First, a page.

The microfluidics of cilia motion
Cilia are practically omnipresent in the human body and play a major role in a multitude of processes: from the regulation of left-right asymmetry in developmental biology, to lung disease, pollution and drug delivery, they correspond to a very efficient microfluidics activator. Of particular interest to us are cilia encountered in the node, the precursor of the heart in mammalian development, and in the lungs.
Nodal cilia develop during the first stages of gestation in vertebrates. Cilia located in the node itself are capable of rotation, generating a directional extra-embryonic fluid flow. At the same time, others, distributed around the peripheral region sense this flow (possibly mechanically) and translate this information into chemical signals, via the deformation of the ciliary shaft. This directional signaling contributes to the early left and right specification of the embryos, which is crucial for the proper development of vertebrates' body geometry.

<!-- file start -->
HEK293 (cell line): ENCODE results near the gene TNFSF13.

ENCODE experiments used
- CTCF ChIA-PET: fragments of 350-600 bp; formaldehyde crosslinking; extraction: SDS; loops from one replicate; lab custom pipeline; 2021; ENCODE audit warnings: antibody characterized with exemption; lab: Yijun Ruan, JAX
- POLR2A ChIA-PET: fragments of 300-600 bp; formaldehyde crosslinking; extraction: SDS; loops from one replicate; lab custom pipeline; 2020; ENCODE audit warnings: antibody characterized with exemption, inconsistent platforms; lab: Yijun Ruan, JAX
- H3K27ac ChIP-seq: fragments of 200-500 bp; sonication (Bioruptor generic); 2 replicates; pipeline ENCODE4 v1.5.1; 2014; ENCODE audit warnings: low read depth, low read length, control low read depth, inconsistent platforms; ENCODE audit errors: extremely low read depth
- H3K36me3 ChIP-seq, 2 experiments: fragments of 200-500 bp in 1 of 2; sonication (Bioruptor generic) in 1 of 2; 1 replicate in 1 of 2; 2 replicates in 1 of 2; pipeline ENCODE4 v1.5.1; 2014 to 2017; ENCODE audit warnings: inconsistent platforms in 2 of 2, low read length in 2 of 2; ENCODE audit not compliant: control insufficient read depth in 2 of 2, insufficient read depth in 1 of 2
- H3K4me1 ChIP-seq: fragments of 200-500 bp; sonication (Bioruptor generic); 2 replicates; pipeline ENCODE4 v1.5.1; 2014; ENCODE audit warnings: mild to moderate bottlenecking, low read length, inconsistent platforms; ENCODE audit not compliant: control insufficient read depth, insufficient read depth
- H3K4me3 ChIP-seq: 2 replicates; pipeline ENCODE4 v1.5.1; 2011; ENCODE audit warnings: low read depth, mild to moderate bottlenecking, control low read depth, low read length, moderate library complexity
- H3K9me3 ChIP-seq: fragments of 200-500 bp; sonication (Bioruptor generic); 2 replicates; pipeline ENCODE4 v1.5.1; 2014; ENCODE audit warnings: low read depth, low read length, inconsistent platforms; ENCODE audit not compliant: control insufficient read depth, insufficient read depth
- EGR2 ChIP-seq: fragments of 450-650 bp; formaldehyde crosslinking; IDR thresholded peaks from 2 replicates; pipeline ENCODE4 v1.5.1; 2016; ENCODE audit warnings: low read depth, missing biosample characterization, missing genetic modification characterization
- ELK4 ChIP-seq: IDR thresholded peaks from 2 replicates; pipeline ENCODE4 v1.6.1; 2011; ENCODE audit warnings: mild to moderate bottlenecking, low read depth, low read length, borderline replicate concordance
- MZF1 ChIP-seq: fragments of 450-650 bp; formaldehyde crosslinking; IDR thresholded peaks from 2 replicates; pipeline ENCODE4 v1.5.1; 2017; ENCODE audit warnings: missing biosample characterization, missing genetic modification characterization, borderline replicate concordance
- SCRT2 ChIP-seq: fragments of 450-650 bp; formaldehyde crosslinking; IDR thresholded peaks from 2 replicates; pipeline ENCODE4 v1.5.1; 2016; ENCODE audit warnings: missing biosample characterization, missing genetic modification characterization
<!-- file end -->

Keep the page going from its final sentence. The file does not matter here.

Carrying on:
Active and passive cilia simulation in the nodal system
The respiratory cilia in our lungs serve a different function. Rather than rotating, these hair-like structures beat in an almost two-dimensional plane. The effective bending of cilia induces an upwards movement of the aqueous and mucus layers that covers above them, which helps our bronchi remove secretions and particle depositions, reduce the respiratory tract infections, and therefore, defend our respiratory system.